Stumbling Blocks

Experts cautioned that without proper preparation, a structured, consistent process and a shared understanding among interviewers beforehand, the group interview approach can turn messy and wasteful quickly. Like any interview format, team-based interviews (whether panel, a series of one-on-ones or informal gatherings) have some drawbacks. A few of the most common problems occur when:

  • Interviewers are not prepared. "If there is no prep or structure it can be a real waste of time and contribute to a really bad candidate experience," Eskenazi said. "If interviewers are not on the same page and prepared to interview the candidate on specific dimensions, it can lead to duplicative questions and embarrassing situations where interviewers have not even read the candidate's resume."
  • One or two people monopolize the conversation. "If the team consists of a manager and subordinates, the employees often let the manager dominate the interview, which defeats the purpose of a team interview," Lennon said. "To mitigate this, it's a good idea for the manager to not speak first. Assign other people to ask the first questions. I let my team ask their questions and I only step in with follow-up questions when necessary."
  • An informal gathering increases the risk of someone saying something inappropriate or asking an illegal or unethical interview question. People may talk over each other or digress into irrelevant topics. "Make sure interviewers are trained on legal compliance and the importance of providing consistent messaging," Axenson said.
  • Interviewers don't understand how the hiring decision will be made. Clarity and buy-in around how the hiring decision is ultimately going to be made is critical, Gechijian said. Are team members just giving their opinions, or does everyone have veto power in the hiring decision? Must everyone agree before an offer is made? "If the team has negative feedback and the person is hired, or if they love the person and he or she is not hired, that could be a problem," she said.

Conducting Team Interviews

Adler stressed that interviewers should first focus on defining the job to be filled before characterizing what kind of person will be the best fit. "Have all interviewers on the panel review the performance-based job description before the interview," he said. "Everyone on the interviewing panel must know the real job requirements before they get a chance to interview and assess the person. The best way to understand a job is to define the primary performance objectives describing what the person in the role needs to accomplish in order to be considered successful."

Eskenazi recommended holding a kickoff meeting with the hiring manager in advance. "This can be done on a conference call, where everyone discusses what is being sought for success in the role, and should end with each person knowing what questions they are responsible for asking and understanding candidate care principles."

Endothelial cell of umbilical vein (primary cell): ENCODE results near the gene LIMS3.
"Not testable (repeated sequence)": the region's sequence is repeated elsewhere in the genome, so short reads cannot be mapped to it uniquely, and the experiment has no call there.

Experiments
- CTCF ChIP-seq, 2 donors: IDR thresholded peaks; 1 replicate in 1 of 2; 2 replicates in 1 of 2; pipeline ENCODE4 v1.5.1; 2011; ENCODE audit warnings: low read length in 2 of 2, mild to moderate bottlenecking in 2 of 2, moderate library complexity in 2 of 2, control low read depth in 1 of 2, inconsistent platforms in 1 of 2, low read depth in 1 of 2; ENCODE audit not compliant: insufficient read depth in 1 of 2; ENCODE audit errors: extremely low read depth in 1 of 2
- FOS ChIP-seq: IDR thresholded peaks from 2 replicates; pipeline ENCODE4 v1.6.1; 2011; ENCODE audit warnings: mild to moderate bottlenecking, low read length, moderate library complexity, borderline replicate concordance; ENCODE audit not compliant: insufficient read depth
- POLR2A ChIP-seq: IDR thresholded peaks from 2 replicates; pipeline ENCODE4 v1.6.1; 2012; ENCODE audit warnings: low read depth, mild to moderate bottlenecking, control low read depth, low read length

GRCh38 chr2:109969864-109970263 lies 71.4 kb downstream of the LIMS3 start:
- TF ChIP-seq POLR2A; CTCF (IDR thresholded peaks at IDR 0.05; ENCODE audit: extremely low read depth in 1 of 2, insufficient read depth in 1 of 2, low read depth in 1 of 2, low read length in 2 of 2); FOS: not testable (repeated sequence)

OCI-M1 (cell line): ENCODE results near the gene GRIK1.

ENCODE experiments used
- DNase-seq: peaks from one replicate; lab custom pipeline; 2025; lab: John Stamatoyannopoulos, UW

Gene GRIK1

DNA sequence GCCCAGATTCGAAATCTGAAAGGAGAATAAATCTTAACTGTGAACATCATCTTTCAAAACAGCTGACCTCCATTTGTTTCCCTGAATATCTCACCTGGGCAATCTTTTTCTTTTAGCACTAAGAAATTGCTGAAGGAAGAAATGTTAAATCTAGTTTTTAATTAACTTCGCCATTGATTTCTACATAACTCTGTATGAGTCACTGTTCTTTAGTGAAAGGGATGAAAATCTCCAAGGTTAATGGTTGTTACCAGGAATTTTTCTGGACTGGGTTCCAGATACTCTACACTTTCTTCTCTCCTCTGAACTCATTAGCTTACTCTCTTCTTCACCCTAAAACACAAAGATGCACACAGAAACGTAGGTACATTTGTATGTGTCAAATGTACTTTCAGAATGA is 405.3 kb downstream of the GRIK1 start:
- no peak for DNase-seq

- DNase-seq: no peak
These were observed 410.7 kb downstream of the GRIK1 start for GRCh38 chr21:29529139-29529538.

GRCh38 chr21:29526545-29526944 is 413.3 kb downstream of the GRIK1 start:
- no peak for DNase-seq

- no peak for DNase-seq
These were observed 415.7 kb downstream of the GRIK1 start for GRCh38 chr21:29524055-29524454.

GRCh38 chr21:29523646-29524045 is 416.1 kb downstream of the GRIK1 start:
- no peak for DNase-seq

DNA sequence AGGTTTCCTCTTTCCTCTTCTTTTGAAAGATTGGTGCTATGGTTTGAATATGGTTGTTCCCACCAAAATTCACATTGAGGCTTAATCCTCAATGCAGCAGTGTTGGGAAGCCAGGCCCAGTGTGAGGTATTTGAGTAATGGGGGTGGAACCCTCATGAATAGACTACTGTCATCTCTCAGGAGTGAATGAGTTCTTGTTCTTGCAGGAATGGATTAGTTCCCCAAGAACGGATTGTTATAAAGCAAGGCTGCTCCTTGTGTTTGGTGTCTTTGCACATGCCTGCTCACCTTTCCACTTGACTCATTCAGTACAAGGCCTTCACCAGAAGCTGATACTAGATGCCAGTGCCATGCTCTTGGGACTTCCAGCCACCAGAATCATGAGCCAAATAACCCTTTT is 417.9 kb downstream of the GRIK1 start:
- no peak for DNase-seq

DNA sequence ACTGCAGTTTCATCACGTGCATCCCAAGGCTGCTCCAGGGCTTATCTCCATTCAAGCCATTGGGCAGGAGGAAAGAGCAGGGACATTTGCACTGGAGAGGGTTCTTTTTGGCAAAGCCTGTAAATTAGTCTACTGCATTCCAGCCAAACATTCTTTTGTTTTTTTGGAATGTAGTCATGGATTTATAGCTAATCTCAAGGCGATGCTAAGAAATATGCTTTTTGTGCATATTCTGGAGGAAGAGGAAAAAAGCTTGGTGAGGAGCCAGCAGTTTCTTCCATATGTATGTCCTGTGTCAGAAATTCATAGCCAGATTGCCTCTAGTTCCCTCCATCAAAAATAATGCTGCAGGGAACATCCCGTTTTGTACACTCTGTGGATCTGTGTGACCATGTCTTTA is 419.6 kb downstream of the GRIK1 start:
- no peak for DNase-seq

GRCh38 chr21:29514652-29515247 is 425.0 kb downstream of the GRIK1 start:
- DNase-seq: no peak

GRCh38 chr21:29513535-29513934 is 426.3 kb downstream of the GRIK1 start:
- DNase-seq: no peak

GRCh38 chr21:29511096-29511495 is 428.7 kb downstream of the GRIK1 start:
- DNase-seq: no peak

The actual interview process could begin with the hiring manager making introductions between the candidate and the team, followed by a short presentation on the company and the duties of the role. Candidates could then be given the opportunity to ask questions about the position.

Then interviewers could begin asking predetermined questions related to specific candidate dimensions that they have been assigned, (such as motivation, experience, fit, and so forth.).

Or, as Adler advises, an interview leader could ask primary questions with everyone else taking a supportive role, asking for specific details. These follow-up questions are part of "peeling the onion to understand the person's actual role, the results achieved and the process used to achieve the results," he said. Distinguishing everyone's role reduces the tendency for competing questions, interrupting one another or digressions occurring.

Feedback Should Be Immediate and Structured

Interviewers should be working from the same assessment scorecard to rate candidate responses so the evaluation is standardized. "Using a formal approach for comparing the candidate's accomplishments to real job needs adds insight and accuracy to the assessment," Adler said. "For this, I suggest a formal scoring template that ranks the candidate on the factors that best predict job success, such as motivation, competency, team skills and cultural fit."

Lennon recommended planning extra time immediately after the interview to review feedback on the candidates.

"Hiring managers should refrain from providing their feedback from the interviews until everybody else does," Eskenazi said. "That allows subordinates to feel safe providing their honest opinion."

Copyright 2017, SHRM. This article is reprinted from www.shrm.org with permission from SHRM. All rights reserved.

About the Author
Roy Maurer is talent acquisition editor for SHRM Online. Before joining SHRM in 2008, he was an editor and reporter covering state and city government in Indiana, arts and culture in Los Angeles and theater in Washington, D.C. Before that he was a filmmaker and screenwriter and before that a photographer in the United States Marine Corps. He has a master's degree in journalism from Indiana University and a bachelor's degree in film production from Columbia College. Contact him at roy.maurer@shrm.org and follow him on Twitter @SHRMRoy.